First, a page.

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EU asks China to meet its globalization promises

Chinese President Xi Jinping’s speech at the World Economic Forum (WEF) in Davos in January painted a picture of China as an open economy in contrast to a rising wave of global protectionism. (Reuters)
BEIJING: Europe hopes China will deliver its pro-globalization pledges by increasing foreign access to its own markets, the EU’s ambassador to China said on Tuesday ahead of a summit to discuss Beijing’s signature new Silk Road development plan.
Chinese President Xi Jinping’s speech at the World Economic Forum (WEF) in Davos in January painted a picture of China as an open economy in contrast to a rising wave of global protectionism.
However, the Chinese government has faced increasingly fervent criticism from foreign business groups and governments alike, who say China has done little to remove discriminatory policies and market barriers that favor Chinese companies.
EU Ambassador to China Hans Dietmar Schweisgut said Europe was impressed by Xi’s defense of globalization and open markets in Davos, calling them important messages.
“They are important also because they have raised expectations,” Schweisgut told a press briefing. “We obviously also hope that China will implement domestically what it is preaching globally.”
Schweisgut’s comments come days before next week’s “One Belt, One Road” (OBOR) forum, which will draw heads of state to Beijing to discuss Xi’s plan to expand trade links between Asia, Africa and Europe through billions of dollars in infrastructure investment.
China has repeatedly rebuffed concerns that the plan is part of a grand strategy to expand its economic interests and seek global dominance, saying that while it is a Chinese-led scheme anyone can join to boost common prosperity.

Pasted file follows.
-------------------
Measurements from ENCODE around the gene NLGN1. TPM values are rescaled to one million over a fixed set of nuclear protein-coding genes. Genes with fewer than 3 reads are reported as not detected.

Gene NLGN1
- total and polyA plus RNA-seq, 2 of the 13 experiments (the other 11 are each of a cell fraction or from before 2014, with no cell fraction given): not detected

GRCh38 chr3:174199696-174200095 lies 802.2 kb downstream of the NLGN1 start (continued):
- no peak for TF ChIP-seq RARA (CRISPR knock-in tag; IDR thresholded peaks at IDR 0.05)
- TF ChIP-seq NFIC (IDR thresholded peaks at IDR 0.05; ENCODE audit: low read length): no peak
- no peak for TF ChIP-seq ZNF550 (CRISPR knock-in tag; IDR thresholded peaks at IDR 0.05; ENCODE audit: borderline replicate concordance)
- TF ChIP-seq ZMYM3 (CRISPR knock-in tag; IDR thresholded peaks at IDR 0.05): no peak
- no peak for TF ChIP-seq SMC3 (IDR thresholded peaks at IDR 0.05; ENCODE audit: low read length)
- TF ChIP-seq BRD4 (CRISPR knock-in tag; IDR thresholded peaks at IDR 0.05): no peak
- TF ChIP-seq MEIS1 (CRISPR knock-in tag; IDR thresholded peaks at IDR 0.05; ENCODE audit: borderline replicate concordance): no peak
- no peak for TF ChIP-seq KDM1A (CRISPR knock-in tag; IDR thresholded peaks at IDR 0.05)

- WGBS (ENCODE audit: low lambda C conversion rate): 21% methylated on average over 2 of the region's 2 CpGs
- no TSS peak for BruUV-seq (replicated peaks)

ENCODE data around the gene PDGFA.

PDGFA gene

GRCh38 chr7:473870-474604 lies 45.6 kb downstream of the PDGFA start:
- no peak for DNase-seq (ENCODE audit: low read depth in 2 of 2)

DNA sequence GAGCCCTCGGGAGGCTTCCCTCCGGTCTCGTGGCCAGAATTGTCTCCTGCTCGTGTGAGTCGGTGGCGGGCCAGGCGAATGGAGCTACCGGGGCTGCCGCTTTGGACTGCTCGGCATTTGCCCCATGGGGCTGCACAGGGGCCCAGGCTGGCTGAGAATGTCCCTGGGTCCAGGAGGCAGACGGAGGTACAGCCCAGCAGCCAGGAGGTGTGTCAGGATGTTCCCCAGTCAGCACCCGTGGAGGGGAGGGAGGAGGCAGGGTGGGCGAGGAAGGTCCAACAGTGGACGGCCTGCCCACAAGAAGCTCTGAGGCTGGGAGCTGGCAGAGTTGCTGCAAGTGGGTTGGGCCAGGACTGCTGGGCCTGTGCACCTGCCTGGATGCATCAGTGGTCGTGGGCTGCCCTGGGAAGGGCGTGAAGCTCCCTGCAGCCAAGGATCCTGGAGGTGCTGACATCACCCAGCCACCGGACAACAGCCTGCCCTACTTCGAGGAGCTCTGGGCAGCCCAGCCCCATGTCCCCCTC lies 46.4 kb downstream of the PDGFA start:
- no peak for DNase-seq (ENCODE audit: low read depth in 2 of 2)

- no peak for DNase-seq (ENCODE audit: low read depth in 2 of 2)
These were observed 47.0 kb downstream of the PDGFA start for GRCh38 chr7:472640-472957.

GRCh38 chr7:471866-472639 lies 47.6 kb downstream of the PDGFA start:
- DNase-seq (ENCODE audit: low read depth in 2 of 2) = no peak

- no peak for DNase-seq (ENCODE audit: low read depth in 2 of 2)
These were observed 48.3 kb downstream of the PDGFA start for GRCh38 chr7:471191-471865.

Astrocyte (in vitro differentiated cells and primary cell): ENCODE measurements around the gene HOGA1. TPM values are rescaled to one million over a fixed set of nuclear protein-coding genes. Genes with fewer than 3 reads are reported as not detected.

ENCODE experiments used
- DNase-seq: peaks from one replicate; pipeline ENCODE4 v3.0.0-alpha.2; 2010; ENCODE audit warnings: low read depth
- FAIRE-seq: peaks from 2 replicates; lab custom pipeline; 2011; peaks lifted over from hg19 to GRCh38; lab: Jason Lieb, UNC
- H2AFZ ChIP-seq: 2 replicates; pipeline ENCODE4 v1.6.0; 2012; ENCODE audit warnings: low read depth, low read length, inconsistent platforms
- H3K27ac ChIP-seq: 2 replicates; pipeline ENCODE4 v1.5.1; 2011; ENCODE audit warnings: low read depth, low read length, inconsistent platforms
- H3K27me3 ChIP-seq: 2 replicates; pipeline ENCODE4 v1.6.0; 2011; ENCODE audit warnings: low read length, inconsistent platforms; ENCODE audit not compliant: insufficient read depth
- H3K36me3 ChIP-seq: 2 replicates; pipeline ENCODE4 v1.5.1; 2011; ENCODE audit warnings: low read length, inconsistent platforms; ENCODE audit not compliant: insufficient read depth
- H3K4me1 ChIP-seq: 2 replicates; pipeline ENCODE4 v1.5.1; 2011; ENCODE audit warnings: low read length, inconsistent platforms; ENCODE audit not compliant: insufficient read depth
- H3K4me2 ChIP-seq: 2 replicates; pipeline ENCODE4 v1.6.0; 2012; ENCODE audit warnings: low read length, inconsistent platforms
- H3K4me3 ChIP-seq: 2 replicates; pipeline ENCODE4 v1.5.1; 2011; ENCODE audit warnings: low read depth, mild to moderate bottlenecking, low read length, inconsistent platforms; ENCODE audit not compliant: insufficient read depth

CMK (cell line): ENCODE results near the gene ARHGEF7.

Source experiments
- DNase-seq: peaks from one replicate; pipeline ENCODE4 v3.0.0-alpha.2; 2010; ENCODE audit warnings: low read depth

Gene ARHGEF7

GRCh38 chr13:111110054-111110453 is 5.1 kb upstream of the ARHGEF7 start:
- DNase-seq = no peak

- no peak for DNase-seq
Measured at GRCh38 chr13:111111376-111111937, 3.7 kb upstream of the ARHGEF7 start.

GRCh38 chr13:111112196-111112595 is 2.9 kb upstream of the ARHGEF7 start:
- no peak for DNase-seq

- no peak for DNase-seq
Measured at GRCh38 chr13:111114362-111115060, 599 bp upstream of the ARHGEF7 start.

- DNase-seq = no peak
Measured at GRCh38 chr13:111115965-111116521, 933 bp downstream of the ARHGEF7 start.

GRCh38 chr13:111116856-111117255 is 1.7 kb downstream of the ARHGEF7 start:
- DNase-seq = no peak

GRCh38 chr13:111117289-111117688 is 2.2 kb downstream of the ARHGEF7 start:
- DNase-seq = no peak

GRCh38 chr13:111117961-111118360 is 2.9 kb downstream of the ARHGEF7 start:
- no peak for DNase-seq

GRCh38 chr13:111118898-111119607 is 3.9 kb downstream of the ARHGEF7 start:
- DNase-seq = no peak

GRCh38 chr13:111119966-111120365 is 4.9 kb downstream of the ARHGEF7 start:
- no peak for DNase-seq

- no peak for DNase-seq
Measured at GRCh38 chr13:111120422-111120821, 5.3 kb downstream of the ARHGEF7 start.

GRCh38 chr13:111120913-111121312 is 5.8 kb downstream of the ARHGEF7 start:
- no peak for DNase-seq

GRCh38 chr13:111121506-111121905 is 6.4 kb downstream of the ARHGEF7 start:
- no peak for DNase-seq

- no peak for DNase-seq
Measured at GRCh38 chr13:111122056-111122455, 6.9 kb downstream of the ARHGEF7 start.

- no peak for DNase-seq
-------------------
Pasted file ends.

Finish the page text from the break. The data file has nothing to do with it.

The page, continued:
Representatives from more than 100 countries will attend the summit, China’s biggest diplomatic event of the year, though only one leader from the Group of Seven (G-7) industrialized nations, Italian Prime Minister Paolo Gentiloni, is set to join.
Jyrki Katainen, EU Commission vice president for jobs, growth, investment and competitiveness, will attend for the EU.
Schweisgut said Europe supported carefully vetted initiatives to upgrade infrastructure in Eurasia, which could unleash “growth potential for all.”
“It is in our view something that should also be based on open platforms with sustainability in terms of financing, market-based principles, like open and transparent tender procedures. All of these are very important principles to make it succeed,” Schweisgut said.

Financial stability
China will pay close attention to the impact of non-bank financial institutions on financial stability, which could have global repercussions, according to a central bank working paper published on Tuesday.
In recent years non-bank institutions such as trust and investment companies, or fund and asset management firms have expanded their activity — much of it a less regulated form of lending — even as policymakers have tried to rein in leverage in the Chinese economy.
“Though banks still dominate China’s financial system, non-bank financial institutions have considerable influence as well,” the paper published on the People’s Bank of China (PBoC) website said.
The paper analyzed the impact of changes in China’s stock market and financial sector on developed countries — the US, Britain, Germany and Japan.
“China’s financial sector exerts considerable influence on global financial markets, especially on the Japanese financial sector,” it said.
The central bank has gingerly raised short-term rates recently to contain financial risks and encourage companies to deleverage, though economists expect authorities will move cautiously to avoid hurting economic growth.

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